Let’s Scare Jessica to Death (1971)

I wouldn’t expect such a luridly titled horror film to be as multi-layered as LET’S SCARE JESSICA TO DEATH is. JESSICA is first and foremost a psychological drama of rural paranoia but the marginal use of the living dead in the final act (or at least a vague version of them left unexplained by the film) is worth noting for one reason: the ‘living dead’ films (and I use the term very loosely here) that followed in NIGHT OF THE LIVING DEAD’s wake in the early 70’s were a lot more interesting and innovative (even if the executions often left a lot to be desired) than the typical “zombie” flicks that followed DAWN OF THE DEAD and more or less solidified what a ‘zombie flick’ is supposed to be.

What distinguishes the two eras is the bitter aftertaste of the hippie dream gone bad, the chemical hangover of the age of Aquarius crushed under the weight of its own hopes, one tab of LSD at a time. The titular heroine in JESSICA is taken to a remote countryhouse by her musician husband and his friend, to recover from a psychotic episode she suffered six months ago in New York. On arriving in the small village, they are greeted with hostility by the creepy old men that inhabit it (“damned hippies!”), and discover a young girl living in the house. They invite her to stay with them for a while but she quickly becomes romantically entangled with both men, while Jessica spends her time trying to hold onto her sanity which is not helped by apparitions of a girl in a white gown.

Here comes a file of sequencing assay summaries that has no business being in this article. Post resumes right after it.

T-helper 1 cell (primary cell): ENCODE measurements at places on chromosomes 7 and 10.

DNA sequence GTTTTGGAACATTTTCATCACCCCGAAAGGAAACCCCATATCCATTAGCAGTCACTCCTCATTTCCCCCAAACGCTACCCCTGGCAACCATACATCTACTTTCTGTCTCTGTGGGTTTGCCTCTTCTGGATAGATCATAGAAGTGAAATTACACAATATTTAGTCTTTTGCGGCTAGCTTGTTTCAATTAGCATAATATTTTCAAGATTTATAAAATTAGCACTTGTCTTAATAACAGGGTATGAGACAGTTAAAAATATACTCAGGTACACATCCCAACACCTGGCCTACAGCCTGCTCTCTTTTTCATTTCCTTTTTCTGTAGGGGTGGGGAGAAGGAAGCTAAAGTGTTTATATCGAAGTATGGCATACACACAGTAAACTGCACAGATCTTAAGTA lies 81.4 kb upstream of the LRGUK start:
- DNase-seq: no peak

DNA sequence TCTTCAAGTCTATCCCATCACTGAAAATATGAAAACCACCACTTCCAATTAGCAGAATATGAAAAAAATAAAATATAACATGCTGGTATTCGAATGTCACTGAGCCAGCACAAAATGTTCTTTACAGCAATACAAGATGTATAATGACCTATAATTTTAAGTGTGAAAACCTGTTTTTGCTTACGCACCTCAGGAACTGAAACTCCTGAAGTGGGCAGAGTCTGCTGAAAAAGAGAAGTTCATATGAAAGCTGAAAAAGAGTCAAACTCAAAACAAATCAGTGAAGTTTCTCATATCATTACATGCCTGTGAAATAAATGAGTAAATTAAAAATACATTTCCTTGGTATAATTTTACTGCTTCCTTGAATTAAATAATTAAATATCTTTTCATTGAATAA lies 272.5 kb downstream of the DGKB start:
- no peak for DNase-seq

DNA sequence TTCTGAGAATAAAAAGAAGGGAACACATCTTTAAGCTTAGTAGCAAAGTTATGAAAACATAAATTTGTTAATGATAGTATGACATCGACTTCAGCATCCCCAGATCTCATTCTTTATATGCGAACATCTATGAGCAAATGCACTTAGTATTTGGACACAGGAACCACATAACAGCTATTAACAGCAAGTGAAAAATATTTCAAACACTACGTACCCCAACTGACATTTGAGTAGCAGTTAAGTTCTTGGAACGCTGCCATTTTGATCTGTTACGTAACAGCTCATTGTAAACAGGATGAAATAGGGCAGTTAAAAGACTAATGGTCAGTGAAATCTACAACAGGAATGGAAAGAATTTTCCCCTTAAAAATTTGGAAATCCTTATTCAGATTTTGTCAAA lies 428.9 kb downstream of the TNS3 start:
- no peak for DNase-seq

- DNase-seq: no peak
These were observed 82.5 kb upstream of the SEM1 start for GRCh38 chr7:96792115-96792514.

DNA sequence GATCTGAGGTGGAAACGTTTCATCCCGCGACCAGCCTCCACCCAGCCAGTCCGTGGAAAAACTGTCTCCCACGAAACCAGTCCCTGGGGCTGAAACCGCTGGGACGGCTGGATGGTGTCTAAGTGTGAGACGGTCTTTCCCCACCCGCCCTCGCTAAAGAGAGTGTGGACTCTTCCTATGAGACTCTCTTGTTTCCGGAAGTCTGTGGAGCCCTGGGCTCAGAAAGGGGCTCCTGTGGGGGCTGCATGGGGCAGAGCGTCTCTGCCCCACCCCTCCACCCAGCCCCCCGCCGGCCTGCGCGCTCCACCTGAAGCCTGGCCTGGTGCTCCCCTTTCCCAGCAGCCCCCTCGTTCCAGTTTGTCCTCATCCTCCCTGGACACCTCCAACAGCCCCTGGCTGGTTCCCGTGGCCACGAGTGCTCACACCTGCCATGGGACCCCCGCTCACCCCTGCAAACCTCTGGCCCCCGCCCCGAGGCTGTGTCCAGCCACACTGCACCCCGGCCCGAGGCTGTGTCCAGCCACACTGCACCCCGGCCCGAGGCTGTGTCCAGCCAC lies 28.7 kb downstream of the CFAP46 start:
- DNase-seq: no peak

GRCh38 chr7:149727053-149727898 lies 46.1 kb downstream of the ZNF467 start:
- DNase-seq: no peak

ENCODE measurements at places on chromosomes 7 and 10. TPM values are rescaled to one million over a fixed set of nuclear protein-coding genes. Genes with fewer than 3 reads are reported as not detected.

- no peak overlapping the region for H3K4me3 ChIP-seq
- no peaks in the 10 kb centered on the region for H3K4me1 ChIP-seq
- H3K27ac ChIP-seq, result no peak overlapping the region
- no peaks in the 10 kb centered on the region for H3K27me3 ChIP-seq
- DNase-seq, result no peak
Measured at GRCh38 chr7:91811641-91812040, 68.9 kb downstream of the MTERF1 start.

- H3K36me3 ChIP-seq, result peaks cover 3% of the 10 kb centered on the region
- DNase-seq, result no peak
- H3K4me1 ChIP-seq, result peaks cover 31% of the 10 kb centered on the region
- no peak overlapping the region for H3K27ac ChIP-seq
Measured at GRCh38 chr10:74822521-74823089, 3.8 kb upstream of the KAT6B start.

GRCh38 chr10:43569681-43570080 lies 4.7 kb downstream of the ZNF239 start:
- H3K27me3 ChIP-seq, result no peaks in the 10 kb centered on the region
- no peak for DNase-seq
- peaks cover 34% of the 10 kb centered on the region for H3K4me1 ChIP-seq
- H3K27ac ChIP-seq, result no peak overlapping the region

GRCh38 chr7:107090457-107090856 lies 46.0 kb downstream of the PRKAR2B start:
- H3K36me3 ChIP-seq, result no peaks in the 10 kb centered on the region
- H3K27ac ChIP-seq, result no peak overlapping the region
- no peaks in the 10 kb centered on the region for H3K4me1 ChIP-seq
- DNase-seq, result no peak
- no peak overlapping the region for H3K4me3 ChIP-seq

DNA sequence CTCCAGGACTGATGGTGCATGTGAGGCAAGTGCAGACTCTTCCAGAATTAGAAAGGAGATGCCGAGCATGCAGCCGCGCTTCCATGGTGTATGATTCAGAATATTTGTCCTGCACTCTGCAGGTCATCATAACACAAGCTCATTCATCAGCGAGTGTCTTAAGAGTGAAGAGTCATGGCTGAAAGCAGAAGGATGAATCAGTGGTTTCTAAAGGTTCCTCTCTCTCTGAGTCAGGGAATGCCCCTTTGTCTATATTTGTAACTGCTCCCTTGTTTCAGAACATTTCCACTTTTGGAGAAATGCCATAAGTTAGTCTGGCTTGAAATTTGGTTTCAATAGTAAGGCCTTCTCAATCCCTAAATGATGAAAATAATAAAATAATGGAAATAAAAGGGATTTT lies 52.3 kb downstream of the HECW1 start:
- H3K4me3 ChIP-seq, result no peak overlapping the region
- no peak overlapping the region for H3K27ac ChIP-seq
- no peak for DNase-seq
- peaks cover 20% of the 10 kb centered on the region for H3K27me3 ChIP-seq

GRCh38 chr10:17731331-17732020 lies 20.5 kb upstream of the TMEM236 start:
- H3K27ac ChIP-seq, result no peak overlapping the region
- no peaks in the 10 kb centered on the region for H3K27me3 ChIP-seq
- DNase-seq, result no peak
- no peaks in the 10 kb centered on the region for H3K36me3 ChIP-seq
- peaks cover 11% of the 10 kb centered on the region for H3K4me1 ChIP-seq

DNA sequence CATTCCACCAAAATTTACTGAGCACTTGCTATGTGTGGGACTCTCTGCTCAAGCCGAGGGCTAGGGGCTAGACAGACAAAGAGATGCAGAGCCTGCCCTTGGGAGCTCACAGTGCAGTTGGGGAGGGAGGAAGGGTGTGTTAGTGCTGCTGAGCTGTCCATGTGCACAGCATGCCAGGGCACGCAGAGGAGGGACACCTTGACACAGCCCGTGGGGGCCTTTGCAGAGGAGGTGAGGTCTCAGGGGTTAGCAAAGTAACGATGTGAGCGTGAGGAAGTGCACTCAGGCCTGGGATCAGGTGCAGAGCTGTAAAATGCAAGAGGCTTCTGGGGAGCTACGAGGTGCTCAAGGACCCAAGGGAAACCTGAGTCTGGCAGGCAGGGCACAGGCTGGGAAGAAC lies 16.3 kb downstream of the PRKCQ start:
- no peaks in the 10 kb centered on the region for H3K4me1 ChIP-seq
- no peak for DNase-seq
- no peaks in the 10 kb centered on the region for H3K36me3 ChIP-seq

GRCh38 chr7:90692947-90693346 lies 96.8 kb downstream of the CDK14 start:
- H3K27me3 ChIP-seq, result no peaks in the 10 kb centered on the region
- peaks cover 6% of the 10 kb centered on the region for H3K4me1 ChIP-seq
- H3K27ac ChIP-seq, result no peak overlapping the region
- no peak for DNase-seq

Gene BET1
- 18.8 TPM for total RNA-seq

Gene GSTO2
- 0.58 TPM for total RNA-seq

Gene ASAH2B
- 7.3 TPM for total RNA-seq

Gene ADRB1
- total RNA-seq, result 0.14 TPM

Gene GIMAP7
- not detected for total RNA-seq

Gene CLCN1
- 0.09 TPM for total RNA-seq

JESSICA at its heart is a moving psychodrama about a woman trying to hold onto her sanity as the world around her bears her false witness. When Jessica discovers the young girl living in the house but still needs her husband’s confirmation that the girl is real and not a figment of her imagination (“it’s okay, I saw it too Jess”) we realize she’s “broken before a frozen god” (to use Cormac McCarthy’s words).

But even in 90 minutes running time, relatively unknown director John Hancock finds place in his movie for commentaries on small-town hostility, extra-marital drama, post-hippy broken dreams (the two men and Jessica arrive in the small time driving a hearse with the peace symbol stenciled on the side) and an intriguing mix of ambiguous supernatural horror and psychological drama that recalls some of the best moments of the genre, from THE HAUNTING to the works of Jacques Tourneur in the 40’s. As Jessica mutters to herself in one of the many monologues delivered with a close-miked intimacy that almost makes us voyers of her psyche: “Madness and sanity, dreams and reality. I don’t know which is which.” If there are plot inconsistencies and threads unresolved (not least of all the white-gowned girl – which was added on the script on demand by the producers), they are overshadowed by the mesmerizing effect of the entire movie. Pivotal in the film is Zohra Lampert’s stunning performance as Jessica, carrying with her the fragile air of a person who is trying to pass for normal but also a genuine love for life. As with Robert Altman’s heroines in his psychodrama 3 WOMEN, Hancock has only sympathy for Jessica’s drama. To quote Stephen Thrower, “Jessica walks with the gauche fragility of a doll hoping to pass for human; her movements are cautious re-enactments of grace, an approach well suited to the role of an intelligent, sensitive woman recovering from a nervous breakdown”. It is truly an Oscar-worthy tour-de-force and definitely far and above the acting usually associated with low-budget horror films.